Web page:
The properties of the gas allow it to essentially wrap a warm blanket around the Earth. While some amount of CO2 is needed to keep our planet at a livable temperature, we are seeing the blanket get warmer. This is because our society is built on fossil fuels that emit large amounts of CO2 to meet our electricity, heat, transportation, and other needs.
While efforts are being made to remodel our society to be more eco-friendly through renewable energies and other potential sources, changing and replacing what seems to be the backbone of our communities takes a considerable amount of time.
Fortunately, there is an upcoming technology that can buy us time at the very least. The proposed solution is called carbon capture and storage (CCS). The process first separates CO2 from other gases after industries produce their waste. Compressed CO2 is then sent through pipelines to a storage facility that permanently injects the gas deep underground.
Plan by U.S Forest Service
The Biden Administration has set a goal to reduce greenhouse gas emissions to around 22075 million metric tons (half of what was emitted in 2005) by 2030. To support this, the U.S. Forest Service has proposed to alter its rules to allow the implementation of CCS in national forests around the country.
Many officials view this technology as a necessary effort to moderate the impacts our society has on climate change. One expert has even estimated that if we don’t implement CCS on all federal lands (30% of the total U.S. surface land), the United States will fail their greenhouse gas reduction targets set for 2050. Many proponents of the idea even claim that CCS can be managed safely and regulated.
However, the technology may not be completely safe after all. Carbon capture and storage relies on pipelines to transport the high-pressure CO2.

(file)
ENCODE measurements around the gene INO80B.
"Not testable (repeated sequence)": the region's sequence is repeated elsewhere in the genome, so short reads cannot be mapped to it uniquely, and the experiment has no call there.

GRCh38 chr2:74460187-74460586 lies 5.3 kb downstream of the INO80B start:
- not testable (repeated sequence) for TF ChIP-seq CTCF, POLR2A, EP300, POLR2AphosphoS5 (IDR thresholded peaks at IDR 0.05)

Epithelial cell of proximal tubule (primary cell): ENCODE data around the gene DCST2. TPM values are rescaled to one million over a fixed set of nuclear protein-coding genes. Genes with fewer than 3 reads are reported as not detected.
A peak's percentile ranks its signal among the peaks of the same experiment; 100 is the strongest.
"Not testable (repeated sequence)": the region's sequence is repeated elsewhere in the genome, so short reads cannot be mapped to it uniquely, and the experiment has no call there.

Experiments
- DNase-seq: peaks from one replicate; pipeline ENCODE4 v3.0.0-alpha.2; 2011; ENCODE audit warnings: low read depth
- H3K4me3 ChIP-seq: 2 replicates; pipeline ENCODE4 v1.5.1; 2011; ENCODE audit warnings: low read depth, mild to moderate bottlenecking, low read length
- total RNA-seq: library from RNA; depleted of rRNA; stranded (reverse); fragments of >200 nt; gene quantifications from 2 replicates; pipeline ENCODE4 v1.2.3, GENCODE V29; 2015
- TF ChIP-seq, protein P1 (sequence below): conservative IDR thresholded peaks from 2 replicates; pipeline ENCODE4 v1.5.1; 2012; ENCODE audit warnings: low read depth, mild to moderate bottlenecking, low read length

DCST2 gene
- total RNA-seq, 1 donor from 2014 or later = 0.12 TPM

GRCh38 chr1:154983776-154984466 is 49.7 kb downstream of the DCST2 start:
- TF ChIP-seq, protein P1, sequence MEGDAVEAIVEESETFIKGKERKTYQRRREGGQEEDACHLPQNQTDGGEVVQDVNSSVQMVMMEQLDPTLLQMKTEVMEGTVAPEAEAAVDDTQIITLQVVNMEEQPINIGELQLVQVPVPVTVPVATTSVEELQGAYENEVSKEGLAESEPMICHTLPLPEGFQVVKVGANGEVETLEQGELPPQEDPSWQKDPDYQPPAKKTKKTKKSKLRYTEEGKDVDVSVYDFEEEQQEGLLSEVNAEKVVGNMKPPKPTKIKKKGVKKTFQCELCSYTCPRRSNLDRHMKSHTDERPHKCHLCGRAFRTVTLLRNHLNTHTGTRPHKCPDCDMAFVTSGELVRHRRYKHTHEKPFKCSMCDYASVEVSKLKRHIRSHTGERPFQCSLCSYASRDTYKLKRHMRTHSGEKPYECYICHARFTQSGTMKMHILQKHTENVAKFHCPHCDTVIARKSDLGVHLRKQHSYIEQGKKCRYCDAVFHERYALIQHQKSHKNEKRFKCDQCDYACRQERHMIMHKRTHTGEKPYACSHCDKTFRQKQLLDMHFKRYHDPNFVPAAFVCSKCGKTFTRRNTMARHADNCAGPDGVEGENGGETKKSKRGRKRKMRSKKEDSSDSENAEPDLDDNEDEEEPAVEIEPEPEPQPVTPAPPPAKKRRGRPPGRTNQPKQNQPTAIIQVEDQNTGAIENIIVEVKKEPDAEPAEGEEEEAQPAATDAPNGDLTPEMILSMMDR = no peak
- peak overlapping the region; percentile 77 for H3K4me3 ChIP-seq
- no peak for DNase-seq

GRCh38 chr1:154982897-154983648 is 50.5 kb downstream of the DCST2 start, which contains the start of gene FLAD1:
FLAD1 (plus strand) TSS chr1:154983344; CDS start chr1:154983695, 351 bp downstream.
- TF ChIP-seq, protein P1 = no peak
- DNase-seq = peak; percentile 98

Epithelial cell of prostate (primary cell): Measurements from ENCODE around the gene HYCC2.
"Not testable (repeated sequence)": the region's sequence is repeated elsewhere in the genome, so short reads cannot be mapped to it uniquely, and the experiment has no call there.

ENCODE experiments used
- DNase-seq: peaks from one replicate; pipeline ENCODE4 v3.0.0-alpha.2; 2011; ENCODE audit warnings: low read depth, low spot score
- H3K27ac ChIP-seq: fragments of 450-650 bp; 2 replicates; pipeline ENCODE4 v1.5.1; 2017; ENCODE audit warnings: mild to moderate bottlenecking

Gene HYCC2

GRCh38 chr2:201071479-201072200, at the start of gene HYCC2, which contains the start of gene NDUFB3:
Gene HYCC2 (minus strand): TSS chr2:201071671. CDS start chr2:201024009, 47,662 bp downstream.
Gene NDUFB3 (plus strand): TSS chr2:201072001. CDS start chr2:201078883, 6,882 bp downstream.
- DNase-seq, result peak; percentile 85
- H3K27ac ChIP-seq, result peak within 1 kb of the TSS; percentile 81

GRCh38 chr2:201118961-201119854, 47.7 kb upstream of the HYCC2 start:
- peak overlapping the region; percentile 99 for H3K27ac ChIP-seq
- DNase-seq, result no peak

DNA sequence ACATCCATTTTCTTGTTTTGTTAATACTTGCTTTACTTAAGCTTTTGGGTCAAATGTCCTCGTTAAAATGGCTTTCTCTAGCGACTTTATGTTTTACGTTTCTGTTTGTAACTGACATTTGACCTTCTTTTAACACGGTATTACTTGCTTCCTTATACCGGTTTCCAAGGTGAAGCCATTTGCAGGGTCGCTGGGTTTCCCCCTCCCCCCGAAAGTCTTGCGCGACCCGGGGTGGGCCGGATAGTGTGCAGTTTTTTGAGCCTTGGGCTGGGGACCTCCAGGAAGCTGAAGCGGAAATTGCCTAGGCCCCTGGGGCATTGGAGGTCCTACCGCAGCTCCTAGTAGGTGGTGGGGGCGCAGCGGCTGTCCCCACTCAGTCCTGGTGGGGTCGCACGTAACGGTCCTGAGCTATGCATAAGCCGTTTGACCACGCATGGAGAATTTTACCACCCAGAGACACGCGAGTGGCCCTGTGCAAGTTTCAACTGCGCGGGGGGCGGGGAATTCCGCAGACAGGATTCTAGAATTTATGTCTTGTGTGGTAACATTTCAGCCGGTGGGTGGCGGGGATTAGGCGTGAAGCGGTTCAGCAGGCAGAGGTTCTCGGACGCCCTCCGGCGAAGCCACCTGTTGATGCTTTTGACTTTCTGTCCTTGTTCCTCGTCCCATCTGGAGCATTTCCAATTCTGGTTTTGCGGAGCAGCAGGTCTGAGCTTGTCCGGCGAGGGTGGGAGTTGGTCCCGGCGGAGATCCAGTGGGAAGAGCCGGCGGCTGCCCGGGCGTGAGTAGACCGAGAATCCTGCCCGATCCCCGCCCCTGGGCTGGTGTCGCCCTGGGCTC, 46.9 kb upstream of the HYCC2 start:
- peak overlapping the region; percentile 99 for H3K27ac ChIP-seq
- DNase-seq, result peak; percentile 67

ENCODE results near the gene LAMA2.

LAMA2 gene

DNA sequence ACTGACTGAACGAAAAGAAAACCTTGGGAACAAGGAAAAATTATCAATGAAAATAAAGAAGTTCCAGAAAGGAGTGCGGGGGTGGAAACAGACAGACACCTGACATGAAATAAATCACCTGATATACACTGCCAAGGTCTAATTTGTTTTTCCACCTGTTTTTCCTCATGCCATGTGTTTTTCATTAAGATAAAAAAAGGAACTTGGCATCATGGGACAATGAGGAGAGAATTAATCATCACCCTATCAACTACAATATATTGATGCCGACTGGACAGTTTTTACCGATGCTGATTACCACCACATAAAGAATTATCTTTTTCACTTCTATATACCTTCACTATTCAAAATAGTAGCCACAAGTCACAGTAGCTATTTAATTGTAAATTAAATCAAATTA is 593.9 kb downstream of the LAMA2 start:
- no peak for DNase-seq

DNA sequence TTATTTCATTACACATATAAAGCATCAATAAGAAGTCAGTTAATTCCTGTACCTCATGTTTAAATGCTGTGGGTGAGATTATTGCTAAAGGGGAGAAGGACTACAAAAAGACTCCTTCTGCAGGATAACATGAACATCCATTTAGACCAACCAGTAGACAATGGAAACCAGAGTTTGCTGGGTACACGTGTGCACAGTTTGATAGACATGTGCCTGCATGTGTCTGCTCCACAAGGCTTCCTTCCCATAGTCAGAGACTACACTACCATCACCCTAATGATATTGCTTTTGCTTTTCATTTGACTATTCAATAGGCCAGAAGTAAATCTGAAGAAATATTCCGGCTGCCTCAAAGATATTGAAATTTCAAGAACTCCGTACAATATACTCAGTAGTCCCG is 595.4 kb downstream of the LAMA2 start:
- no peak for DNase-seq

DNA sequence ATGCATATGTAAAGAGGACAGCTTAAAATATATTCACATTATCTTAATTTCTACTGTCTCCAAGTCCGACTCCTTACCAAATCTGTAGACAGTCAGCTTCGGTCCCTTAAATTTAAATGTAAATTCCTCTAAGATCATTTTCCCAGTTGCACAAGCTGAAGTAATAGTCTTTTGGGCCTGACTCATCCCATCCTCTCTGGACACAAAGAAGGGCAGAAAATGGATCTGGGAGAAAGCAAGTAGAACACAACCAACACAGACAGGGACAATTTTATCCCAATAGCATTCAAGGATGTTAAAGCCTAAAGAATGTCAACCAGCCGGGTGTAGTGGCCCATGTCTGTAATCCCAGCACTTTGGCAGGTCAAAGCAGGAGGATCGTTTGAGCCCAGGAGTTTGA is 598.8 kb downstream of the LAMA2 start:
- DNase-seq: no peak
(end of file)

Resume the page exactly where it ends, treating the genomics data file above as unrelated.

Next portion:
If the pipeline ruptures, dense CO2 can displace oxygen from the air, leading to hazardous conditions for both humans and habitats in the area. In 2020, when a similar pipeline broke in Mississippi, around 45 people were sent to the hospital and to this day suffer from the aftermath.
These risks get worse in national forests. Not only are animals and habitats vulnerable, but humans walking through these natural forests are at risk of being exposed to a gas leak. To make matters worse, national forests tend to have low cell service meaning that affected people may not be able to get the help they need. Carbon dioxide is also hard to detect due to its odorless properties.
Unlike what proponents claim, CCS industries have not succeeded in reducing their emissions by the 90% target goal. Besides, the amounts of carbon dioxide that can be captured are only in millions of tons per year, while the amount released yearly is in tens of billions of tons! Finally, storing the gas in our nation's forests may require trees to be cut down to build roads and pipelines.
Given the concerns, the Forest Service has extended the public comment period for the proposal to January 2024. With over 140 groups submitting their comments, these will need to be studied before evaluating the next steps.
This proposal shows the importance of taking a step back and looking at the bigger picture and larger impacts when creating a new solution. While this may not be the solution our society is looking for, it shows that our community’s thought process is headed in the right direction.
Sources: NPR, Reuters, Guardian, WRI, NationalGrid, ieefa.org